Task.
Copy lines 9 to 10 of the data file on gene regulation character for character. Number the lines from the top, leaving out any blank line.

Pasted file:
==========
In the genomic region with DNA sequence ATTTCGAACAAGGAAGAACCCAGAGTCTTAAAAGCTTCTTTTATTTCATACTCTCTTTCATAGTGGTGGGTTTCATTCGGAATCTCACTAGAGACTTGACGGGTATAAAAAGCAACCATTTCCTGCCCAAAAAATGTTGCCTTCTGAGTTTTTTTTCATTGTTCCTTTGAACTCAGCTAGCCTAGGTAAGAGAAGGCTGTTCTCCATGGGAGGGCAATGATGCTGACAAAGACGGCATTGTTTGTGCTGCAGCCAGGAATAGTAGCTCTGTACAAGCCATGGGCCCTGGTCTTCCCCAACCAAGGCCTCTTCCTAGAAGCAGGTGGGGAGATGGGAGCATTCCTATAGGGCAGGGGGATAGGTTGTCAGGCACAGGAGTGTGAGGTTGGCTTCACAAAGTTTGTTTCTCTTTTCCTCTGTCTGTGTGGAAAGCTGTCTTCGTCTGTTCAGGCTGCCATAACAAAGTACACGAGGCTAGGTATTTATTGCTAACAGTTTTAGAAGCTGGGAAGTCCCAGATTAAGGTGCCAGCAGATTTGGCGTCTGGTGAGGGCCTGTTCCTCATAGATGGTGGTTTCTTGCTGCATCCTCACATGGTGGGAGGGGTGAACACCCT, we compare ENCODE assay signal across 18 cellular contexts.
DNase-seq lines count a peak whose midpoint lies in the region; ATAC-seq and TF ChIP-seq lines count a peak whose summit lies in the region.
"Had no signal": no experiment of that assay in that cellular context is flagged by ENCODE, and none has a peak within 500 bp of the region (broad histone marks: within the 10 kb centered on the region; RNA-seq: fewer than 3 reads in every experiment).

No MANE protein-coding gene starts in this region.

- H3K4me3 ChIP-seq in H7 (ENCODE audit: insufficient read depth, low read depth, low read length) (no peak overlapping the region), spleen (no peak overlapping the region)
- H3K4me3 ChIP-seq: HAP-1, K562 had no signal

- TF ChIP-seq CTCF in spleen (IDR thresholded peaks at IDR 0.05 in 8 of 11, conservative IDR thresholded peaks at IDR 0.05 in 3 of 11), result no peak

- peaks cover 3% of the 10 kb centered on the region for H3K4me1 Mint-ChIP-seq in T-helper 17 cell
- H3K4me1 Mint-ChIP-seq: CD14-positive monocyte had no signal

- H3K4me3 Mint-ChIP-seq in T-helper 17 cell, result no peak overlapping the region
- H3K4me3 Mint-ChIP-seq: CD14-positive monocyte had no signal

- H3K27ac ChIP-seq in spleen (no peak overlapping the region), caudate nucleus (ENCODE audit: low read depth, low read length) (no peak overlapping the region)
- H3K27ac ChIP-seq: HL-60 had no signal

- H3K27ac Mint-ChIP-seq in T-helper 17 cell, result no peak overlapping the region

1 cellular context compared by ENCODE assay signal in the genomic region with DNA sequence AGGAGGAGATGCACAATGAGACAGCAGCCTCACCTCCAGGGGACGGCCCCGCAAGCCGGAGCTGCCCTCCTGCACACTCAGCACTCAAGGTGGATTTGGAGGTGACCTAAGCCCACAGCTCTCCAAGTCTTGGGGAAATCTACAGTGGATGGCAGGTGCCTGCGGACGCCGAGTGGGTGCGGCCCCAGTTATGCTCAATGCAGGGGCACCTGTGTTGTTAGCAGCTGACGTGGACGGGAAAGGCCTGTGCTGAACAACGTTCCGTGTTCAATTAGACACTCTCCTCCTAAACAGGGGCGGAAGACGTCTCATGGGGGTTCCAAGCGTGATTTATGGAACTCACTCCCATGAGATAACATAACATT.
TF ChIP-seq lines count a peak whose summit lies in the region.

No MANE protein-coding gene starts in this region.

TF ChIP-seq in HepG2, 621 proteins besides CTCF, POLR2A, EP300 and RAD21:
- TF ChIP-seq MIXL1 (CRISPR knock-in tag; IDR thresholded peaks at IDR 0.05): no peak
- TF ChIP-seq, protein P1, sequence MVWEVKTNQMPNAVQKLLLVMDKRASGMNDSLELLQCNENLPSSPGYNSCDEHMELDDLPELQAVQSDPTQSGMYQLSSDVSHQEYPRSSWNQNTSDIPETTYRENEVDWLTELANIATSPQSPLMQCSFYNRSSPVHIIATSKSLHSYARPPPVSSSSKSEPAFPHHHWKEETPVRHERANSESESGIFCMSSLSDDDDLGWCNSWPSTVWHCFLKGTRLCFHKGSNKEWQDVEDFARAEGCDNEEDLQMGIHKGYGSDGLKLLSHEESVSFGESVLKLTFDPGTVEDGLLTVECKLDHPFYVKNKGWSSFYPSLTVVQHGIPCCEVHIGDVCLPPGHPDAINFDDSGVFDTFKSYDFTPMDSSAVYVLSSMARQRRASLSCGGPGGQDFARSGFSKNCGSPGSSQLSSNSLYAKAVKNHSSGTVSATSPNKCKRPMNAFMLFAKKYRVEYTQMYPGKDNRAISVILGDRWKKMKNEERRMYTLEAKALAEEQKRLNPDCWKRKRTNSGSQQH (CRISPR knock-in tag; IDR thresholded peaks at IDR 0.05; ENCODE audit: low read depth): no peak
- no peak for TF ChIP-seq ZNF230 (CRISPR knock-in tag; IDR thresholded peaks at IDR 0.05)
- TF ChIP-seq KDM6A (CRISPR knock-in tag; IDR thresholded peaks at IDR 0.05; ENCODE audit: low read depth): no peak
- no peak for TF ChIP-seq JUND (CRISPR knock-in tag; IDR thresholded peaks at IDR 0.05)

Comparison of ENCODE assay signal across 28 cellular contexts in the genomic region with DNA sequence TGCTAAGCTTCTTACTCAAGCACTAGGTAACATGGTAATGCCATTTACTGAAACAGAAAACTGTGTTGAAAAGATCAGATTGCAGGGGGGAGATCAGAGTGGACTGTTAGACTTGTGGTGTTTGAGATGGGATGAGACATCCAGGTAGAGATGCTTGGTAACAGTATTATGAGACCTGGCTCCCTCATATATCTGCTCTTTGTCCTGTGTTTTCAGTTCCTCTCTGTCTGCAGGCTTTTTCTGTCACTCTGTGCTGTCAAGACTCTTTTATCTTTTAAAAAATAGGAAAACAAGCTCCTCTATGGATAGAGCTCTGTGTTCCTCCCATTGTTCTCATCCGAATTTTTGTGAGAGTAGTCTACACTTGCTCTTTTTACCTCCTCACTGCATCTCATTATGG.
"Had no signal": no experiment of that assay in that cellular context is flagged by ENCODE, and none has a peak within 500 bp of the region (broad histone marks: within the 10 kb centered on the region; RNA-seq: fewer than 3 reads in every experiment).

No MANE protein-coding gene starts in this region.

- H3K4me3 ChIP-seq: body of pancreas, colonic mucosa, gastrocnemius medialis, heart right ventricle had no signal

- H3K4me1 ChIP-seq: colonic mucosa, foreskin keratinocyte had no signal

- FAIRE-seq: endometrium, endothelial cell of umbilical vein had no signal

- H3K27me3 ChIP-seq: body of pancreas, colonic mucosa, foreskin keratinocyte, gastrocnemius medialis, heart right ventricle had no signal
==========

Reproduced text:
- H3K4me1 Mint-ChIP-seq: CD14-positive monocyte had no signal

- H3K4me3 Mint-ChIP-seq in T-helper 17 cell, result no peak overlapping the region